Intensive growth incentive

A little New Urbanist economics, from former Winnipeg mayor Glen Murray in a recent interview on Smart City Radio — worth listening to all of.

Coletta  In this economic downturn, several U.S. cities have already asked the federal government for their own bailouts. What’s your opinion on that?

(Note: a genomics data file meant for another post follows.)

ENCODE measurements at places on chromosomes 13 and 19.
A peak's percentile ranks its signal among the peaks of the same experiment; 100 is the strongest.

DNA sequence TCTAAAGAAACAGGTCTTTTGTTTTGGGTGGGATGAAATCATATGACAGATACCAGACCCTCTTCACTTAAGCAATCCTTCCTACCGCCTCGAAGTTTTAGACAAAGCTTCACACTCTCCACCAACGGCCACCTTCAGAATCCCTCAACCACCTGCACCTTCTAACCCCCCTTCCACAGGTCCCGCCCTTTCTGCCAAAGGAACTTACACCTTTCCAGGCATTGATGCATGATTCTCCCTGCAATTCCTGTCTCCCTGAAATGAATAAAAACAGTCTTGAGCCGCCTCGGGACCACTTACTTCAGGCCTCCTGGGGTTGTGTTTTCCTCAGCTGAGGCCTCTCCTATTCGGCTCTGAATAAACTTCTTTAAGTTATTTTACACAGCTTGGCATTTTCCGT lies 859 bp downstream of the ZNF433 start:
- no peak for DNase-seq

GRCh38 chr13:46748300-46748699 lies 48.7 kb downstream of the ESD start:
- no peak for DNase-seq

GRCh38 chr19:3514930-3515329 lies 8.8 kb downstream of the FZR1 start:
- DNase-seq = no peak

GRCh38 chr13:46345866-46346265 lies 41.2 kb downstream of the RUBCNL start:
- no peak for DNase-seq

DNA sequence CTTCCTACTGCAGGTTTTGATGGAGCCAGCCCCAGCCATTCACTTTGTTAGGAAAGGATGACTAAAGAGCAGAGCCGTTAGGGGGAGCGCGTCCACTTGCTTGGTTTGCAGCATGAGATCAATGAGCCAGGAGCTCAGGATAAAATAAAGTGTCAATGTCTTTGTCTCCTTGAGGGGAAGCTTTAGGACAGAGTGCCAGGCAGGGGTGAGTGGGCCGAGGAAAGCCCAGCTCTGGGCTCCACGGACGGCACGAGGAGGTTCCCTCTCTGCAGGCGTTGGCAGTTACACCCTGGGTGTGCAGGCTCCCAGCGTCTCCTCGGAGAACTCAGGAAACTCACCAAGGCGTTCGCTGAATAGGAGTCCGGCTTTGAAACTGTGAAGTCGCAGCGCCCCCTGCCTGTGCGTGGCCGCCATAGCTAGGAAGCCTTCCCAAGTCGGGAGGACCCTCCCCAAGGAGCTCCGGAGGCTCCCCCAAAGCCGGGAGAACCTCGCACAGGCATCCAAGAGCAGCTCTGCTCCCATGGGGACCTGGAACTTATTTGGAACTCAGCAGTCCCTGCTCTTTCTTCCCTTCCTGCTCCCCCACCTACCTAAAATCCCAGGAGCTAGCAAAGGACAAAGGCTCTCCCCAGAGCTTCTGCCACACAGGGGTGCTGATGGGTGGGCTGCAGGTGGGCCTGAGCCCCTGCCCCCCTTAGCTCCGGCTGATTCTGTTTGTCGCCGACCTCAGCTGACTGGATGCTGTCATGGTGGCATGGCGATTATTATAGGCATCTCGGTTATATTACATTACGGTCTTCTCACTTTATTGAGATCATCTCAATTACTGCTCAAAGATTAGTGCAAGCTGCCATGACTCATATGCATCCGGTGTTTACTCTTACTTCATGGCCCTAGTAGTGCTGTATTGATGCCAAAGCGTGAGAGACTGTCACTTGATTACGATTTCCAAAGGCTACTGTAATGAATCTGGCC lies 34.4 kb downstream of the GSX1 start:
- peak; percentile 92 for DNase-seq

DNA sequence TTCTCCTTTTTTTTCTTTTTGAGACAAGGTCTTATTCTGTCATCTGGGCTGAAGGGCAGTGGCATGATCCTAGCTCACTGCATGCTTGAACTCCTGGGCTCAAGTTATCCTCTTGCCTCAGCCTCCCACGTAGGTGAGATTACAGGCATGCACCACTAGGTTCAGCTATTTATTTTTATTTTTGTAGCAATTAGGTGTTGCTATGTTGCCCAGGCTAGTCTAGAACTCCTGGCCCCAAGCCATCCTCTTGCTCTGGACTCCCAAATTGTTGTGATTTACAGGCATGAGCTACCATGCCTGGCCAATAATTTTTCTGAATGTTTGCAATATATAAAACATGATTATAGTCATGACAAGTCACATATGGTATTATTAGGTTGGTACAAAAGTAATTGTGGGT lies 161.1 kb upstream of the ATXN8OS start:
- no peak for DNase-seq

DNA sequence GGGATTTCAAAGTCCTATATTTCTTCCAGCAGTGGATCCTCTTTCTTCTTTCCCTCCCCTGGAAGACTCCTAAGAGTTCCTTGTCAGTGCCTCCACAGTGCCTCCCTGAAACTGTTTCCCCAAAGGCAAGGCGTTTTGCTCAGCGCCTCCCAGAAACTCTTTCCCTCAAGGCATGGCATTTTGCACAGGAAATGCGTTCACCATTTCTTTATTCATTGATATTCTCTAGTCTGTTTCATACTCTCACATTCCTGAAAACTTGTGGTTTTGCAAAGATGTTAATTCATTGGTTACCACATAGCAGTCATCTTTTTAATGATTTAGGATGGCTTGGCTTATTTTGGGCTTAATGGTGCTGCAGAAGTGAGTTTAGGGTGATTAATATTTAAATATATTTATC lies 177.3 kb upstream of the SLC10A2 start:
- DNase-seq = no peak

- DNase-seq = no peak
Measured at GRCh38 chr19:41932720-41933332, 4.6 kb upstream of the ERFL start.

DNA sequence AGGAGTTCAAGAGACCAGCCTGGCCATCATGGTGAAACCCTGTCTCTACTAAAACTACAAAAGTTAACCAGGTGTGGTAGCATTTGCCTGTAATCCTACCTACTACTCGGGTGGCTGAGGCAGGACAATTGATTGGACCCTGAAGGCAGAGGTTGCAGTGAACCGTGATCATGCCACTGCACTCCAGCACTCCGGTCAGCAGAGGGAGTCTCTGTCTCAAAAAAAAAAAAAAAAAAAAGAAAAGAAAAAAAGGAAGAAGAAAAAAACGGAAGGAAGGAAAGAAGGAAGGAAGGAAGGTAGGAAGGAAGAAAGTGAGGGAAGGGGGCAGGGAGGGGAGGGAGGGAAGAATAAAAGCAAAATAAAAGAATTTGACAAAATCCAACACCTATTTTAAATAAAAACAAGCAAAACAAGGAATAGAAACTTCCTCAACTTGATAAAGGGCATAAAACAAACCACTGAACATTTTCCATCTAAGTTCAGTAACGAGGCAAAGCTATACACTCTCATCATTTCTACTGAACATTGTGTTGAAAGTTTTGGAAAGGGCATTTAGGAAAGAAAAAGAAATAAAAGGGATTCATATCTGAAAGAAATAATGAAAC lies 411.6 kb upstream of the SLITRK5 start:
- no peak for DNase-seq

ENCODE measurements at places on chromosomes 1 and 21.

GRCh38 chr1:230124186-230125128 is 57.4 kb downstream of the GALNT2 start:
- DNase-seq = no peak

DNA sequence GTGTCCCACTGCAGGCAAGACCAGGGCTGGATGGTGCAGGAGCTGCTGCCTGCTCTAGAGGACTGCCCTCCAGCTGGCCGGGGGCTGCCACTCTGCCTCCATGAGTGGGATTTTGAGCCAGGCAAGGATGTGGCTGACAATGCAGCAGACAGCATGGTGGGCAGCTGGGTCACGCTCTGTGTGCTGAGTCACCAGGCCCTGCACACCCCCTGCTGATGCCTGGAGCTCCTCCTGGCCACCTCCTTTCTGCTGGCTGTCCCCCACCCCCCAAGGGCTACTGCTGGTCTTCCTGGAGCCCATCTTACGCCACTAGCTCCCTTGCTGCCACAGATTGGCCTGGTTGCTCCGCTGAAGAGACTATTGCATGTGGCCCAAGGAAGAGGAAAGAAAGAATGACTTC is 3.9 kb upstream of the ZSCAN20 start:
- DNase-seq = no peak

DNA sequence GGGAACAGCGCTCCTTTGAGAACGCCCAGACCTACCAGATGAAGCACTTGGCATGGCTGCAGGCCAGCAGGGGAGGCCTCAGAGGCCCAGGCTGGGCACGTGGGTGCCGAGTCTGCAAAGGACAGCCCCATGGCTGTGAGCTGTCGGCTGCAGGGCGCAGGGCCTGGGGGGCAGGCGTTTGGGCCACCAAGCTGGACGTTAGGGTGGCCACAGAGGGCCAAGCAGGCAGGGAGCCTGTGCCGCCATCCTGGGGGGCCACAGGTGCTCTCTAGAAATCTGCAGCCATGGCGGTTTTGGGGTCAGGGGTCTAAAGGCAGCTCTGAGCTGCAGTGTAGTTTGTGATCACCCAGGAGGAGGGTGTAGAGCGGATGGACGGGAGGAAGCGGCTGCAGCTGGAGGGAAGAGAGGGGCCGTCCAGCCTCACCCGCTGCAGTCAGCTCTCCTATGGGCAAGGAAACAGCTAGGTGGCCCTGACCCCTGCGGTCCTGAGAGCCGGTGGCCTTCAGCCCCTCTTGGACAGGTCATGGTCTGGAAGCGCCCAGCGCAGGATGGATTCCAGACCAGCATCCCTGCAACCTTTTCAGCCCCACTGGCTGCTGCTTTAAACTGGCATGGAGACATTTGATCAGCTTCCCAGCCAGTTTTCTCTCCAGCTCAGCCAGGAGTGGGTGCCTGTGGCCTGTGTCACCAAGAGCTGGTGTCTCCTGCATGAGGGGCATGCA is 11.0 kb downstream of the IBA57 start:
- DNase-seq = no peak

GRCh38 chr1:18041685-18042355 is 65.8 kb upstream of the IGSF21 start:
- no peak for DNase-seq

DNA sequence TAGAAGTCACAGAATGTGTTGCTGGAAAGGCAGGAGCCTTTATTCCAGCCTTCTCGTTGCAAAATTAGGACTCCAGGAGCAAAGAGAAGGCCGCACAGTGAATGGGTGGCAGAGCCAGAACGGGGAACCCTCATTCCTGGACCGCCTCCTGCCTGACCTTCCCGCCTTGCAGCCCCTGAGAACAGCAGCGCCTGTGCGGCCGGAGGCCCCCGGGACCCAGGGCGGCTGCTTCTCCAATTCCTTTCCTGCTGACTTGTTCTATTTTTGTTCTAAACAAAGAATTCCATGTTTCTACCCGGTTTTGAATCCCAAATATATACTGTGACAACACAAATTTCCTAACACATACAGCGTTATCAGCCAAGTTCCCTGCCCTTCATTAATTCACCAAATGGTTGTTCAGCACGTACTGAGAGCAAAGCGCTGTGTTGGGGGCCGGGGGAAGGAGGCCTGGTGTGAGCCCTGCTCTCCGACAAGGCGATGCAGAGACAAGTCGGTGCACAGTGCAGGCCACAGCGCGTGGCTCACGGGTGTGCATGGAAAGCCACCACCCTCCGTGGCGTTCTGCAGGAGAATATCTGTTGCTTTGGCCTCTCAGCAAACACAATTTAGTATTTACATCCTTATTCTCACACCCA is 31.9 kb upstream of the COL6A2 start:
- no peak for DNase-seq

Murray  Uh I sort of share the perspective of my friend John Norquist, the former mayor of Milwaukee, who, uh, makes the point that — what cities don’t need is greater dependence on federal revenues in Canada and the United States. What cities do need is to really vacate tax room, and allow municipalities to have a more diverse range of revenue sources. Especially ones that aren’t as economically destructive as property taxes, which — property taxes is, is the sole source of revenue for most cities, the real huge disincentive to quality development. Every time you improve your building, even if it’s to green your building, make it more energy efficient, you’re getting hit with, with a penalizing tax. So property taxes are, are quite a brown form of taxation, ‘specially cause they, they really don’t tax land, they really are essentially a tax on buildings and the built environment. They don’t grow with the economy — cities are very smart about intensification, transit, walkable neighborhoods; property taxes don’t reward cities for smart investments, they don’t grow with the economy. So — we don’t have a good mechanism, what we do is we, we leave the burden of responsibility for fixing cities on the rate-payers and on the municipal treasury, and when they do get it right, they don’t get the revenue back that they need to sustain that level of investment, whether it’s in transit or, uh, transportation, uh, infrastructure or policing. In Canada, the system is so perverse that — you know, I, I own a business in downtown Toronto; we pay three hundred percent more property taxes based on the assessment system, and we’re near a rapid transit line, than we would if we were a business out in a commercial or industrial park, far away from transit, and greenfield development that was energy intensive and forced all of our employees to take cars and use a lot of infrastructure, rather than fairly low environmental uh footprint that we have being in a heritage building in a very dense part of town. So, the multiplier factors for taxing the kind of development that most official plans and most sustainability strategies say we want more of, we tax several times the rate in Canada, and we heavily subsidize low density, high energy-use, poor quality developments in greenfields. And, until we get that right, the tax guy or the city assessor are gonna drive the urban agenda, not the people who are doing sustainable regional planning.

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